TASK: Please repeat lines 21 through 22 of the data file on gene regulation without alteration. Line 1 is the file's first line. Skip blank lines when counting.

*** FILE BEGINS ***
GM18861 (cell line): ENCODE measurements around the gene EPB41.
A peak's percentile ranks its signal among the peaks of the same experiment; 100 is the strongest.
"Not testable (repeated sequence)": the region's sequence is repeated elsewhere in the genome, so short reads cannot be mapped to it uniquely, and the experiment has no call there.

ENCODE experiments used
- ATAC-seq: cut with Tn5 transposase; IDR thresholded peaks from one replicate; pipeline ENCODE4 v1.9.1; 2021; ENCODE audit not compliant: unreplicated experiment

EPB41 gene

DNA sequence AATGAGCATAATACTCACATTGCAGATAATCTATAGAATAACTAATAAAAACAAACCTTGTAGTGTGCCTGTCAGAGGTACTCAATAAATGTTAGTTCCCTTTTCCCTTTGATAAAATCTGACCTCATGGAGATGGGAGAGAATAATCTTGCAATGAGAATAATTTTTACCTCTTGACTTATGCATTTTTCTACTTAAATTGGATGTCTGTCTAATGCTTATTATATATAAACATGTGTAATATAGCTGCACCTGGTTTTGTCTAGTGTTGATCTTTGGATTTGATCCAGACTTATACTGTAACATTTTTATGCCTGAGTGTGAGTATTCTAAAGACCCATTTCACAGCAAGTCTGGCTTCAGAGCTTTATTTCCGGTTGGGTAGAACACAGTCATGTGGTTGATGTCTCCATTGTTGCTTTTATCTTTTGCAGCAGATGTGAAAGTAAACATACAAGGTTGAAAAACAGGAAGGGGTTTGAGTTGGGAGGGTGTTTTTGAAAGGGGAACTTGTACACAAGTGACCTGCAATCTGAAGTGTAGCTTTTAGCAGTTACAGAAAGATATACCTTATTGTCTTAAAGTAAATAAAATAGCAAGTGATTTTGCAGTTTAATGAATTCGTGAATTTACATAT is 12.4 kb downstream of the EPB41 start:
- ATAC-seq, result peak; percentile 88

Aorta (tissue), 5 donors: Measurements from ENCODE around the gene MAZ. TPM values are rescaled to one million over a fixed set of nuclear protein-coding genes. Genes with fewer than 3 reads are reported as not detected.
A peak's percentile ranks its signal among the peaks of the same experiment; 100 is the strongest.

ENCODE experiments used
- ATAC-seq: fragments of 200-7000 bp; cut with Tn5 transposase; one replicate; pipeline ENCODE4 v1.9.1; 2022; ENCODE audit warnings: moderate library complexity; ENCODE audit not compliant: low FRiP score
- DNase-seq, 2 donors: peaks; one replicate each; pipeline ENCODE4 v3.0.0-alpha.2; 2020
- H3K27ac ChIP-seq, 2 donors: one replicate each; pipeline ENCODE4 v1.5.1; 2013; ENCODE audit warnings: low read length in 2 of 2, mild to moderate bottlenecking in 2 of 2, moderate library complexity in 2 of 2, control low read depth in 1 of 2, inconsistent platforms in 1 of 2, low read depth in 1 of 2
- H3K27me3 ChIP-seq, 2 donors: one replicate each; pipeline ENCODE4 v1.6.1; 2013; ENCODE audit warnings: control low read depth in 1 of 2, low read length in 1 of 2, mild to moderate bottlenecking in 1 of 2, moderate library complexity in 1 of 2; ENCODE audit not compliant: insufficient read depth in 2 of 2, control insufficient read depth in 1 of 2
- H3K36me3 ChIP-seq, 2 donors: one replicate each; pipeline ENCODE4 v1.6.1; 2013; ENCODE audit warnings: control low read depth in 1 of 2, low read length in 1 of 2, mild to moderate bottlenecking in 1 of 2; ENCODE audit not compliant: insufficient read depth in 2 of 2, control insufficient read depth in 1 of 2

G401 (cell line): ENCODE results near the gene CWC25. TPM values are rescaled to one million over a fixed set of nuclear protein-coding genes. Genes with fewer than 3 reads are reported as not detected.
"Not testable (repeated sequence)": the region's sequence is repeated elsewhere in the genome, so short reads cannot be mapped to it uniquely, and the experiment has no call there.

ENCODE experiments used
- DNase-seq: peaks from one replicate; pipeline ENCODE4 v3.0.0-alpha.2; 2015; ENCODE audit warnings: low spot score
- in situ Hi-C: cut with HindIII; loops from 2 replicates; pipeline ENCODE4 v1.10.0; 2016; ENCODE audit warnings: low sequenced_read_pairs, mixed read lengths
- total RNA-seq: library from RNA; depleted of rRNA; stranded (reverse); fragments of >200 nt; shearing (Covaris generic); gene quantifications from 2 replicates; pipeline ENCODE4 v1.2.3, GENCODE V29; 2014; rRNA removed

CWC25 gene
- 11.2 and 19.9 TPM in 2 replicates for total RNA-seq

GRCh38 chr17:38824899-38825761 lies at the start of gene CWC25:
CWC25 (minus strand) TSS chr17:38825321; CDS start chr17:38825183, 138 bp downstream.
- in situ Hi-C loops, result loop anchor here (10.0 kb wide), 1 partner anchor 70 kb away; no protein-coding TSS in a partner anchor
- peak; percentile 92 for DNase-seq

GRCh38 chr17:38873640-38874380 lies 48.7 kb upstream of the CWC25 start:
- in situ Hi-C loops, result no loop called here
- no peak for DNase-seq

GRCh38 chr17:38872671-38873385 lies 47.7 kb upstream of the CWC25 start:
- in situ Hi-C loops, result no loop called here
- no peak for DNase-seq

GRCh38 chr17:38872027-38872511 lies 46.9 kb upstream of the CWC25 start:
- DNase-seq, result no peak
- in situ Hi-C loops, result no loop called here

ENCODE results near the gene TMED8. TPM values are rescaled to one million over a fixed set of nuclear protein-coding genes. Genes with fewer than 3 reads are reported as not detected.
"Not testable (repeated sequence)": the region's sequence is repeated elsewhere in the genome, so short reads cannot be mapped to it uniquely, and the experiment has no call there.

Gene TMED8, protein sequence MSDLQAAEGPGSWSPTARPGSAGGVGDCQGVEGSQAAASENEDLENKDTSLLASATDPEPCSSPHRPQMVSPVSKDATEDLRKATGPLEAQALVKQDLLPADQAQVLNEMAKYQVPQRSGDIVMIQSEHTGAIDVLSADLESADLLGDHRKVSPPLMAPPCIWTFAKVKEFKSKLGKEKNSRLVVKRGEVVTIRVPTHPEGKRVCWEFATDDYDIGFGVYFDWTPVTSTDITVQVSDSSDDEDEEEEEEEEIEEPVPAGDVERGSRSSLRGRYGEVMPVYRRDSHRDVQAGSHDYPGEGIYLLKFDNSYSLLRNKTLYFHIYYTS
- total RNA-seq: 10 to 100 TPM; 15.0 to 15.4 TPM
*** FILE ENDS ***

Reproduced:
- in situ Hi-C: cut with HindIII; loops from 2 replicates; pipeline ENCODE4 v1.10.0; 2016; ENCODE audit warnings: low sequenced_read_pairs, mixed read lengths
- total RNA-seq: library from RNA; depleted of rRNA; stranded (reverse); fragments of >200 nt; shearing (Covaris generic); gene quantifications from 2 replicates; pipeline ENCODE4 v1.2.3, GENCODE V29; 2014; rRNA removed